Revision as of 17:46, 21 October 2009 by Verhoeven1981 (Talk | contribs)



A promoter is a part of DNA involved in the regulation of gene transcription by RNA polymerase. In general RNA polymerase tends to bind weakly to a strand of DNA until a suitable promoter is encountered and the binding becomes strong. Promoters are used to express genes of interest in cells in either a constitutive or induced manner. The constitutive promoters are used when a constant expression of enzymes is desired, and the amount of activity can be regulated by choosing from a range of promoters varying from low to high expression. If, however, expression is desired at certain points in time, or growth stage, inducible promoters are the best choice for regulating gene expression. In our system, we want to induce GVP production when the concentration of desired metal in the cells reaches a certain level. By choosing metal sensitive promoters already present in E. coli cells, the cells contain the necessary components for controlling the promoters, and the promoter sequence has only to be placed in front of the genes of interest. We take into consideration the following promoters:

Arsenic Induced Promoters
Copper Induced Promoters
Zinc Induced Promoters
Mercury Induced Promoters


Metal sensitive promoters are widely used by bacteria in defence stategies against high concentrations of metals, which would have a destructive result on the cell. The promoters activate transcription of metal binding proteins to encapsule the ions, or transporters to pump the metals outside of the cell. In order to find different promoters to induce genes in the presence of different heavy metals we used the following list of databases and sites:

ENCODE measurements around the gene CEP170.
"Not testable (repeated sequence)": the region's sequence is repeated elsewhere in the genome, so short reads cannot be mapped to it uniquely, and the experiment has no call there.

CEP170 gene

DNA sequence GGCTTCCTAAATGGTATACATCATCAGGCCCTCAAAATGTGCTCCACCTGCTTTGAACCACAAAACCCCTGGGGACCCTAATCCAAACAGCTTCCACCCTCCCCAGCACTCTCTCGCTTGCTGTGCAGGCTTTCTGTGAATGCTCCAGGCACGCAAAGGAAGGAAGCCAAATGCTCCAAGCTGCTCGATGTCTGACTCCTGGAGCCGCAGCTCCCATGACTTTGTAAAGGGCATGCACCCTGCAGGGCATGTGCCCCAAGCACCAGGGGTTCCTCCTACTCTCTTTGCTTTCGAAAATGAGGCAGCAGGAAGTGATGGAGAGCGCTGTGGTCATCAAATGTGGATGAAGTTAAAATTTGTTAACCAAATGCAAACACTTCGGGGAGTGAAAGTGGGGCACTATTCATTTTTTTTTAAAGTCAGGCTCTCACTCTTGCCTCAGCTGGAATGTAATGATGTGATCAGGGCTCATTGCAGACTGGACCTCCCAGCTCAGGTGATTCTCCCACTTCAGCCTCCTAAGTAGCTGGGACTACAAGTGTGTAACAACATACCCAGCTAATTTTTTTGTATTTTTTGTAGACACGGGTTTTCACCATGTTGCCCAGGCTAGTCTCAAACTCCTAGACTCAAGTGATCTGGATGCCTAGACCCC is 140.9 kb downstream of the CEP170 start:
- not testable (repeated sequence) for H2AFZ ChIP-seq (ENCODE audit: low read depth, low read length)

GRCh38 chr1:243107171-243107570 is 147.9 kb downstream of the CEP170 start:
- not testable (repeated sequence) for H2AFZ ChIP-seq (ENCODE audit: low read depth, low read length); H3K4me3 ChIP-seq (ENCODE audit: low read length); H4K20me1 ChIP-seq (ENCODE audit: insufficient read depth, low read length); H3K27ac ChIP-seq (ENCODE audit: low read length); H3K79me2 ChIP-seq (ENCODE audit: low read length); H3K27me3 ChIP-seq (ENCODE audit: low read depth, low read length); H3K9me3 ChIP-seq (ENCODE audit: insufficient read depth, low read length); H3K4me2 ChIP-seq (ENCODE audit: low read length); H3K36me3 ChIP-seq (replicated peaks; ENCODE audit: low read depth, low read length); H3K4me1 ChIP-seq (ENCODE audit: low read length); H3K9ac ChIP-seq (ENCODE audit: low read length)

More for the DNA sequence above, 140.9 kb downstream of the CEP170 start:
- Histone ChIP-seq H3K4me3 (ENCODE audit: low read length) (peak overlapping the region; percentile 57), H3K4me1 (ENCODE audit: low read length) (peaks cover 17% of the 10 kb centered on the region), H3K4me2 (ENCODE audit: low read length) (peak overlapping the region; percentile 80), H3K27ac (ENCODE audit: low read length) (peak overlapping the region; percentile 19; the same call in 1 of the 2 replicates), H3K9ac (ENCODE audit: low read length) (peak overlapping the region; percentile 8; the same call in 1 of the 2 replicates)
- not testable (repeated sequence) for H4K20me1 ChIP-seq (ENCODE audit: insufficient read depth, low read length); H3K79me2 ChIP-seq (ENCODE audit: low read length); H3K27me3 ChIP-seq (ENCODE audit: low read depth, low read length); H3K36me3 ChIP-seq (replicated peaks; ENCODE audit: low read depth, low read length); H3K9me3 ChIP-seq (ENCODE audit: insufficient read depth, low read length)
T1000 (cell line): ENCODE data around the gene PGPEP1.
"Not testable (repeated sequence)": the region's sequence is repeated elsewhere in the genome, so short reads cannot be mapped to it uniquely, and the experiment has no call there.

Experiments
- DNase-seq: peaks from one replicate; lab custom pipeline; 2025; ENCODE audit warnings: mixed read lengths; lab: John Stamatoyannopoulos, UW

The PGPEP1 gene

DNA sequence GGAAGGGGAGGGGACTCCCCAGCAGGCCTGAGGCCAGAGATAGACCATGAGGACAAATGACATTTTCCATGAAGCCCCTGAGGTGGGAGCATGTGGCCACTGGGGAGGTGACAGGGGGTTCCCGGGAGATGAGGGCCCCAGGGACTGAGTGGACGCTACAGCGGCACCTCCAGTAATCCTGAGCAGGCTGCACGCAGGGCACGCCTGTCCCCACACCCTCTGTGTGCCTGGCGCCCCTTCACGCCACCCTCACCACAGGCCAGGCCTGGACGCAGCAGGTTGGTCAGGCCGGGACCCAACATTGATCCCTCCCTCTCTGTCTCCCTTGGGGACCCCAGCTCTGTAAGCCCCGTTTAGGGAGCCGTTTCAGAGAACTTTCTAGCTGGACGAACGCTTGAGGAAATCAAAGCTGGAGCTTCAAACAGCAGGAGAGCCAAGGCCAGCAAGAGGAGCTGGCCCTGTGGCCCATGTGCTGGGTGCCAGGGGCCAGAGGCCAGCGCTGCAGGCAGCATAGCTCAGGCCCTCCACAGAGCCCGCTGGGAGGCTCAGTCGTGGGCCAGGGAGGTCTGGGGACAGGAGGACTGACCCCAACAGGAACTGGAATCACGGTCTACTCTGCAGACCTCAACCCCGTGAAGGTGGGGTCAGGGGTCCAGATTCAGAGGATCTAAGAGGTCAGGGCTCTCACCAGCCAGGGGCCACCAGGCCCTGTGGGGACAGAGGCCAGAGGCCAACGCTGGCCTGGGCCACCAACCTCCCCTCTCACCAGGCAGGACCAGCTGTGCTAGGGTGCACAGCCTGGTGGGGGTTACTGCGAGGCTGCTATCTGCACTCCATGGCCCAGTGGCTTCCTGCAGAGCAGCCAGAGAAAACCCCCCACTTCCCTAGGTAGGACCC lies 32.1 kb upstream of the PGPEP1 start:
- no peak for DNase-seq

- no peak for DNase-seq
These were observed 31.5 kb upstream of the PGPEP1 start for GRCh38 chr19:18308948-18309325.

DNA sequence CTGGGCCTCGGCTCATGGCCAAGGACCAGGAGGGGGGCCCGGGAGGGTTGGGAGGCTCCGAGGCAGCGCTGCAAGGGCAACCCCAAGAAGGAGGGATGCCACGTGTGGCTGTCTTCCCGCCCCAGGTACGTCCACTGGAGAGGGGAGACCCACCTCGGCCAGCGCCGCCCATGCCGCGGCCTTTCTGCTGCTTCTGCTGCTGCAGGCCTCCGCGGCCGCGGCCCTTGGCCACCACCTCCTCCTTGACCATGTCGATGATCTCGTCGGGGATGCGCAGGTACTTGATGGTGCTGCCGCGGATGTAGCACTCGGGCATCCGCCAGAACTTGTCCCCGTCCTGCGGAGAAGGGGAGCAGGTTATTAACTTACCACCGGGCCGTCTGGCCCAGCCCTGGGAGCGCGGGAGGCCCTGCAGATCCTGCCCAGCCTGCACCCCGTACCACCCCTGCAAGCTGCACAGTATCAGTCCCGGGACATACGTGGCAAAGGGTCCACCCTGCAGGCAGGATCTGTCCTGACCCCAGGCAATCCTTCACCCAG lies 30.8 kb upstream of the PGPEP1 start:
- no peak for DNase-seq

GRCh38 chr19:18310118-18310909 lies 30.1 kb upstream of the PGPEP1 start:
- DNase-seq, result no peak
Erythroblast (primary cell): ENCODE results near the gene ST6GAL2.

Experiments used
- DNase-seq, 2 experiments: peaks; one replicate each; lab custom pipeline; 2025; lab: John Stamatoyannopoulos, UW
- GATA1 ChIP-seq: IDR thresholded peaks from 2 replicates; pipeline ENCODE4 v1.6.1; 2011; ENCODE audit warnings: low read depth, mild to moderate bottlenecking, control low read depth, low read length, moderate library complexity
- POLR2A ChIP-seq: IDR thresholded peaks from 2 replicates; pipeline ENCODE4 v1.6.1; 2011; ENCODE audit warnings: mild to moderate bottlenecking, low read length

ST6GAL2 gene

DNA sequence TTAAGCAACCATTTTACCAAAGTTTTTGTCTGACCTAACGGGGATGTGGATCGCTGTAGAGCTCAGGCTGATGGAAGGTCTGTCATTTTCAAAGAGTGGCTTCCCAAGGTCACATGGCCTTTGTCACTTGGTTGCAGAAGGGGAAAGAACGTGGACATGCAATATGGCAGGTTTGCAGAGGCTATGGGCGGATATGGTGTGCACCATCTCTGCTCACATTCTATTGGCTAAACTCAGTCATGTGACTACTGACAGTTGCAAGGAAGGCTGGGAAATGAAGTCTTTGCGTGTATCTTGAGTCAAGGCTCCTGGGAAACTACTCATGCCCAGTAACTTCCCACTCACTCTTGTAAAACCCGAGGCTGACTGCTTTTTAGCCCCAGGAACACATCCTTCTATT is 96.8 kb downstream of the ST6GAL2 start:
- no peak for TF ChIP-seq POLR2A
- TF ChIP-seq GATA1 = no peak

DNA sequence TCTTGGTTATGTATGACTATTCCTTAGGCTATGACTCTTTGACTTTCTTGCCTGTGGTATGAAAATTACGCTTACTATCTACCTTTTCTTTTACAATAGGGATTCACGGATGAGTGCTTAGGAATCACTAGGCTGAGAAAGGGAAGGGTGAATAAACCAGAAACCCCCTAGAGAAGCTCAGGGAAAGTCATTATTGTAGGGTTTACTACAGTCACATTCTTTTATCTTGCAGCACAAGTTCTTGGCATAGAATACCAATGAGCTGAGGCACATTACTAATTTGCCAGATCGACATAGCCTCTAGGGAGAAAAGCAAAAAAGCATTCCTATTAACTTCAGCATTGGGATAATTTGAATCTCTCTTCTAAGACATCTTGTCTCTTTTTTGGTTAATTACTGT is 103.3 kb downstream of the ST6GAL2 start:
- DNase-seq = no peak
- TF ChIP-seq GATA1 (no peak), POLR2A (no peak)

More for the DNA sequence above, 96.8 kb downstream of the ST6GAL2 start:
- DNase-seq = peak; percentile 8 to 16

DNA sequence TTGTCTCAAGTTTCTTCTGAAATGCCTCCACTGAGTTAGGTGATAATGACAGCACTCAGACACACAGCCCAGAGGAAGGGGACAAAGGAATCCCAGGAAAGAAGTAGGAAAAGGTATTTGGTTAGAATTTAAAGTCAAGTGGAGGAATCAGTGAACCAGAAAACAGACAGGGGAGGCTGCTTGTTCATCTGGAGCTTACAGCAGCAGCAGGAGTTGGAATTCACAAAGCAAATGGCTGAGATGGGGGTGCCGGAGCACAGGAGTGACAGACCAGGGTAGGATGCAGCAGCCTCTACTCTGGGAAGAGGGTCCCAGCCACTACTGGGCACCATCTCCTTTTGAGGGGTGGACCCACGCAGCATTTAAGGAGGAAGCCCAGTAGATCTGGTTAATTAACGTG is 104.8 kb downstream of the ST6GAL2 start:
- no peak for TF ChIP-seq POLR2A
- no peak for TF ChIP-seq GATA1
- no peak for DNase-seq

1. KEGG
  2. NCBI
  3. Regtransbase

Arsenic Induced Promoters

Because of the similarity to phosphate, sometimes arsenate is mistaken for phosphate, which is how it is introduced into living organisms, including E. coli, by the phosphate uptake system. Other molecules such as As(III) can also be introduced into the cells by various membrane transporters. (needs a ref.)

E. coli

Promoter arsRp is associated with the dimer of ArsR for the arsenic induced transcription of genes involved in arsenic efflux (arsR, arsB and arsC, which is present on the genome of Escherichia coli str. K-12 substrain MG1655). The sequence shows the typical -10 and -35 region of the promoter and can be found through the following link. A second region, located at -41.5 from the transcription start site, is thought to bind dimeric ArsR. Upon binding of arsenic, the dimer dissociates and allows the RNA polymerase space to attach itself, and can also be found in the same link.

  • ArsR belongs to the ArsR/SmtB family of transcriptional regulators that respond to a variety of metals. ArsR has a helix-turn-helix motif for DNA binding, a metal-binding site, and a dimerization domain. In ArsR the inducer-binding site contains three cysteine residues that bind arsenite and antimonite specifically and with high affinity. Dimerization of ArsR is required for DNA binding and its ability to act as a transcriptional repressor. The dimer recognizes and binds to a 12-2-12 inverted repeat, but the binding of arsenic or antimonite to ArsR causes a conformational change in it, leading to dissociation from DNA and hence derepression (KEGG).
  • ArsR negatively controls the expression of the genes involved in arsenical and antimonite metals resistance, whose expression is induced in the presence of these metals. The protein is autoregulated, because arsR is the first gene in the arsRBC operon that it regulates. Overexpression of ArsR in Escherichia coli has been used for removal of arsenite from contaminated water (KEGG).
(ArsR)2-DNA → ArsR-Ar + ArsR-Ar + DNA → Activation of transription

The presence of all genes and promoters on the chromosome of E. coli makes the use of the arsRp for induction of the GVP cluster relatively straith forward. The promoter sequence of arsRp, with the upstream binding box for ArsR dimer, can either be synthesized completely with the required restriction sites, or acquired using PCR and carefully designed primers. It might even be an option to alter the -10/-35 promoter region for higher or lower transcription of the genes.

Cloning strategy

The ArsR sensitive promotor was designed by substracting it's sequence from the genome database of E.Coli str K12. It's binding region was established by Lee and co workers. The promotor region was designed in silico with it's own RBS and the pre and suffix were in silico cuted with EcoRI and SpeI creating sticky ends. See parts registry BBa_K190015